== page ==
As coaches, we hear clients argue that kids should know what the other parent is up to so they can see who they really are and how bad they are; but remember the reptilian brain? Most parents going through divorce are operating under a tremendous amount of stress and are unable to think straight. If their natural response is to fight, they might choose to prolong litigation, withhold parenting access or start a loud discussion in front of the children during exchanges. If you go into the same mode, you might threaten to file your own motion or show up at their house and cause a scene trying to take the kids. If you are dealing with a parent who is mentally ill and/or abusive, chances are, your former spouse is unable to think straight and choosing to express their emotions with negative actions. They might have not been raised by a caregiver that read parenting books and helped them name and express their feelings in a healthy way. Maybe they are receiving advice from friends and family instead of from mental health professionals. It can take up to 3 years for people to accept and adapt to life after divorce and it is almost impossible to be at your best all the time when every single aspect of your life is going through a change.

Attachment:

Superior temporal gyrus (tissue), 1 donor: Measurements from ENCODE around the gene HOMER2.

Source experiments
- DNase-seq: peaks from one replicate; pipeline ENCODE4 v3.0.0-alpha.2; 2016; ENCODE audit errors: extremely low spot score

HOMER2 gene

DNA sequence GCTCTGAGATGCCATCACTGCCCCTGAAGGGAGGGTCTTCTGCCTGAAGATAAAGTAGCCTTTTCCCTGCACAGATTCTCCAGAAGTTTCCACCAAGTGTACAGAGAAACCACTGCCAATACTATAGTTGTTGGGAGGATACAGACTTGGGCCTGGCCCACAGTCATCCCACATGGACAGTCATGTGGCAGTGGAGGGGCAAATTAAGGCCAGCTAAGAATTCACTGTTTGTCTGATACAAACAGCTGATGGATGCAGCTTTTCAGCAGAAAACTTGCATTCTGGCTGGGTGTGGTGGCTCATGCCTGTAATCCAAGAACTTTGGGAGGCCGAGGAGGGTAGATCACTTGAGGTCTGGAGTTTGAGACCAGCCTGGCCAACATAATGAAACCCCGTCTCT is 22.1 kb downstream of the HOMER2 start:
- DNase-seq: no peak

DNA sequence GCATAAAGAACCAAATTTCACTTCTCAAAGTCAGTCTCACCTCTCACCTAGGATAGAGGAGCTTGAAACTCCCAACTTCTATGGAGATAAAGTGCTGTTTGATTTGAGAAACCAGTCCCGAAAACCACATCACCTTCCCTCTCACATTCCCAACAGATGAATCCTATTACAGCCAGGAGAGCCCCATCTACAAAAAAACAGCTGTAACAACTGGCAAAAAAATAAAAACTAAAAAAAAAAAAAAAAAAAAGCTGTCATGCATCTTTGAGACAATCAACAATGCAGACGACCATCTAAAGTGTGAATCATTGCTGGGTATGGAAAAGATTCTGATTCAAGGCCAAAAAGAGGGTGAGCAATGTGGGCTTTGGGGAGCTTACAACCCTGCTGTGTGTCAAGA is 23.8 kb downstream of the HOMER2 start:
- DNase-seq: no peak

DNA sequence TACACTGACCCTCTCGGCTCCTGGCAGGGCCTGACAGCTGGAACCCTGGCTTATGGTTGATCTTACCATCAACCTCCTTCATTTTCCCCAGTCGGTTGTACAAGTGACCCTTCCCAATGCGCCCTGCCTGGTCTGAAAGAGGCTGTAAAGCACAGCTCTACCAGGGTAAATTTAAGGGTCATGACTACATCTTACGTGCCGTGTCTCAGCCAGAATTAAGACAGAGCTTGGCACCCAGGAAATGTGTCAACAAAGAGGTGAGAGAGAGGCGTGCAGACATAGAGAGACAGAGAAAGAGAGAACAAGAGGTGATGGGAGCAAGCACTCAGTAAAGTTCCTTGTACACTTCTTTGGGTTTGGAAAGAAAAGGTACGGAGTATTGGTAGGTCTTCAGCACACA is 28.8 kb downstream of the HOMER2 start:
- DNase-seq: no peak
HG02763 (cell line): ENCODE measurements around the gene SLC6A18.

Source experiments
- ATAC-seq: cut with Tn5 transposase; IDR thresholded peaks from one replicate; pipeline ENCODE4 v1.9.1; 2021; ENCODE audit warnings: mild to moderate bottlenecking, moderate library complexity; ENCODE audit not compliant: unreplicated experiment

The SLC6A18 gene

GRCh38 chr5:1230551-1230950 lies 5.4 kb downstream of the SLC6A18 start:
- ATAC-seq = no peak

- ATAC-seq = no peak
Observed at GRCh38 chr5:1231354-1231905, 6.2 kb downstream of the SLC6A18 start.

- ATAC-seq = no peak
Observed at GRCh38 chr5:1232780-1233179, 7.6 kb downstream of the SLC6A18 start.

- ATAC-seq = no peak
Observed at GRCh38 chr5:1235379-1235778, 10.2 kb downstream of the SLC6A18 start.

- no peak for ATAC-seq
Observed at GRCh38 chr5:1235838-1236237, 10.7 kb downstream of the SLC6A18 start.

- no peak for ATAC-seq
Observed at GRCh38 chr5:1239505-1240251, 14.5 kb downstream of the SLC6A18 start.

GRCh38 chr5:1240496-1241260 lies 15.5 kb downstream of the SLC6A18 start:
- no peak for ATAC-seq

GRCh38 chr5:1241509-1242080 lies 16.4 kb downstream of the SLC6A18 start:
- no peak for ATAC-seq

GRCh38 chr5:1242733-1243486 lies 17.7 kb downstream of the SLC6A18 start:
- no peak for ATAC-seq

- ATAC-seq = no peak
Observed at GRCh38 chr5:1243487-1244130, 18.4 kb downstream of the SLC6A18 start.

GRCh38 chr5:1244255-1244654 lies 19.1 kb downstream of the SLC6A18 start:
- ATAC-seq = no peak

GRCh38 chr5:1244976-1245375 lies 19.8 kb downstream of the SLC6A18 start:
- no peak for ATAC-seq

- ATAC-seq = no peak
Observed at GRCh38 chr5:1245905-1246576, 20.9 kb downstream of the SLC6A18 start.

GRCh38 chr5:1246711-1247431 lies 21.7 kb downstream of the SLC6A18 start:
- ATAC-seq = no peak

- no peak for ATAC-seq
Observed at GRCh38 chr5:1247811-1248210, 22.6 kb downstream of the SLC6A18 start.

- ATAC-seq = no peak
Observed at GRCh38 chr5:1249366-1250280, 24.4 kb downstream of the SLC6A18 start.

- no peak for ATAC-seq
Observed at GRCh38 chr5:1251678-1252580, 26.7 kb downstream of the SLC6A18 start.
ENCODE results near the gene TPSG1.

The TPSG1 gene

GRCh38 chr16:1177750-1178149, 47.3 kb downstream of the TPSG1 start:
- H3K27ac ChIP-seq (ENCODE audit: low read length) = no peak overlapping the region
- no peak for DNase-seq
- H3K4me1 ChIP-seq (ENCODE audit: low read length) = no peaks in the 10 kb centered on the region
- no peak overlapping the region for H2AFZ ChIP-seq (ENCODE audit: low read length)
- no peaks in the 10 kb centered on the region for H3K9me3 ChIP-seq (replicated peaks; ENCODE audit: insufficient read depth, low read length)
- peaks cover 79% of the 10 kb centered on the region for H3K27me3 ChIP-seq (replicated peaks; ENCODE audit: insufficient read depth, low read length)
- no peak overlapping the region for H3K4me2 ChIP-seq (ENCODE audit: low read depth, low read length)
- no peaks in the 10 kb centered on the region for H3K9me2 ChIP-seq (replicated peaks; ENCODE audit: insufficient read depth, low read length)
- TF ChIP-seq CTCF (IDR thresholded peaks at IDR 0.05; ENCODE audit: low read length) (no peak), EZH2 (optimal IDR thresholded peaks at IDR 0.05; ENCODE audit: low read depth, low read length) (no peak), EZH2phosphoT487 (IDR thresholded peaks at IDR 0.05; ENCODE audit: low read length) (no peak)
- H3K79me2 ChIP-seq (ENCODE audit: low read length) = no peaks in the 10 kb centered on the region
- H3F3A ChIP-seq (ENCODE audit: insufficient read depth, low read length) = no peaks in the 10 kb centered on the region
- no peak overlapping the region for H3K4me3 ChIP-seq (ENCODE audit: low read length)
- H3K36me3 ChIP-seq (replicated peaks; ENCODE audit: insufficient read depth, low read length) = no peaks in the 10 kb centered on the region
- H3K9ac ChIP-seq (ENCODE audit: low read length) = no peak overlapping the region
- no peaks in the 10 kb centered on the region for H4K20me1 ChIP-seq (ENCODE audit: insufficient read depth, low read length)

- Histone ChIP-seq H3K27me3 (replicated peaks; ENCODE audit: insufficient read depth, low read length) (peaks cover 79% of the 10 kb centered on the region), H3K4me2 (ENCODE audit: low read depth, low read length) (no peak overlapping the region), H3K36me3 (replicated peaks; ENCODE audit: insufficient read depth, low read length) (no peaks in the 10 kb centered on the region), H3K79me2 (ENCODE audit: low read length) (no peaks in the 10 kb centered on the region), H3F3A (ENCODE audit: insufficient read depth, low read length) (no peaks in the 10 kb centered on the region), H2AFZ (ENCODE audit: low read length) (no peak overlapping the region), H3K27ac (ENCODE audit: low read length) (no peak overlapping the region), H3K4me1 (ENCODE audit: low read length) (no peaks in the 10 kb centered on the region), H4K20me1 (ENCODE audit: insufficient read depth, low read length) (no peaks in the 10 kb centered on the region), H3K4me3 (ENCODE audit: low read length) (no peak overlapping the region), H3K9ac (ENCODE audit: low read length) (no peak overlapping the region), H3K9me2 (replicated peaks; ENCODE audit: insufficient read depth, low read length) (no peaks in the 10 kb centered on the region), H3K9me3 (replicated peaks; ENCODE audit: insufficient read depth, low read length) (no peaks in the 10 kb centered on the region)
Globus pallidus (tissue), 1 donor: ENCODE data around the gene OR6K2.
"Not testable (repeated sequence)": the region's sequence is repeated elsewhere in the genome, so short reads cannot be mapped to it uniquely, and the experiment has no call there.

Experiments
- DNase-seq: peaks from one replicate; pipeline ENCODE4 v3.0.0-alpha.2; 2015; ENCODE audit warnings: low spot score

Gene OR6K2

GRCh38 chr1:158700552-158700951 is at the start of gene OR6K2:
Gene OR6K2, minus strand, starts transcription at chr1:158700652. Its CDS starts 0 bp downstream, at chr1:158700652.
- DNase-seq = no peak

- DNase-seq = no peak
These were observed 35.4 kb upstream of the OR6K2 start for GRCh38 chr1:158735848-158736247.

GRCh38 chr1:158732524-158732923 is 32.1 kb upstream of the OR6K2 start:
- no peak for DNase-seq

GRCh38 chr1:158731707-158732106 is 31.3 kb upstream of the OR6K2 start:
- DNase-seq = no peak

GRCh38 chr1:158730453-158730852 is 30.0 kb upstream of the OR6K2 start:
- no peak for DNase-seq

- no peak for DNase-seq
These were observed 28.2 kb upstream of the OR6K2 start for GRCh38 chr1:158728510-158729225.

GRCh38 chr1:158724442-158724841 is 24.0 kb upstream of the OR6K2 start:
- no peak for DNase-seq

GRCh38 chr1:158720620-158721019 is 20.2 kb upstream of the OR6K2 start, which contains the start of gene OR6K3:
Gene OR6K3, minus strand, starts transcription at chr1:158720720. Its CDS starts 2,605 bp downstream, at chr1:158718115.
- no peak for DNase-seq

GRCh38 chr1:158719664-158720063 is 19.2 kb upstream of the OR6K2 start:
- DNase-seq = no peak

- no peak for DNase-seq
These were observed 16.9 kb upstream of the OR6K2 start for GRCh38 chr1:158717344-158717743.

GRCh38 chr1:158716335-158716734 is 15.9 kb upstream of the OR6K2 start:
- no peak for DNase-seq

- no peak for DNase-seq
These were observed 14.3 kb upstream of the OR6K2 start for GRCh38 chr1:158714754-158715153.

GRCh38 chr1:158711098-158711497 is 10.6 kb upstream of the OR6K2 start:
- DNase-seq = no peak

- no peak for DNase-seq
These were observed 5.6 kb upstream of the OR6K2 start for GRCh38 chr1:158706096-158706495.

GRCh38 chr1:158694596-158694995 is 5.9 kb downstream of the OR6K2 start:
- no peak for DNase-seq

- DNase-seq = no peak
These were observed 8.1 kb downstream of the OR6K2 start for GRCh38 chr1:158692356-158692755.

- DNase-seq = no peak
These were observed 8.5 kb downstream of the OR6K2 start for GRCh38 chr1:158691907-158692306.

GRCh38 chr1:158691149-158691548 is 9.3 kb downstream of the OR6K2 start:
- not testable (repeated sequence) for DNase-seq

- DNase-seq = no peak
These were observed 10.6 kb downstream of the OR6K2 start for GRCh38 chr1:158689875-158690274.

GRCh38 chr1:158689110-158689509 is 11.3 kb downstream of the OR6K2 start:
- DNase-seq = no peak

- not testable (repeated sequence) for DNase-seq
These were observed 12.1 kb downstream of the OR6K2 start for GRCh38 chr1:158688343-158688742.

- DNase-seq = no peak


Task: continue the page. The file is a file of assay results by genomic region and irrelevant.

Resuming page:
When you slip and act irrationally, you eventually realize that you overreacted and hopefully you will learn and grow from your mistakes. Being kind to yourself is a sign of self-love and an act of compassion. If you can practice mindfulness, you will be able to explore your triggers and choose to seek help if you are having a hard time finding appropriate ways to express yourself. In the coaching world we often talk about your best self, but I like to call it your true self. Like Rousseau, I choose to believe that we are inherently good but our environment and experiences affect our perception and modifies our thoughts and behaviour.


All this to say that keeping your children up to date with divorce proceedings might lead them to form a negative opinion about you and your partner. You might think: I am not doing anything wrong! But remember that

every time you say something bad about the other parent, your child might resent you. Maybe your former spouse is a good parent, or a good enough parent according to your children. Maybe they are not a good parent, but your children will reach that conclusion eventually. You do not need to point it out because it might backfire and they might end up putting you in the "bad parent" box. One day they will grow up and might ask about the divorce and will choose if you want to tell them your version of the story. Until then, let them enjoy their childhood. Focus on being a good parent and be there for them so they can grow up knowing that they can always trust you and that you have their best interest at heart.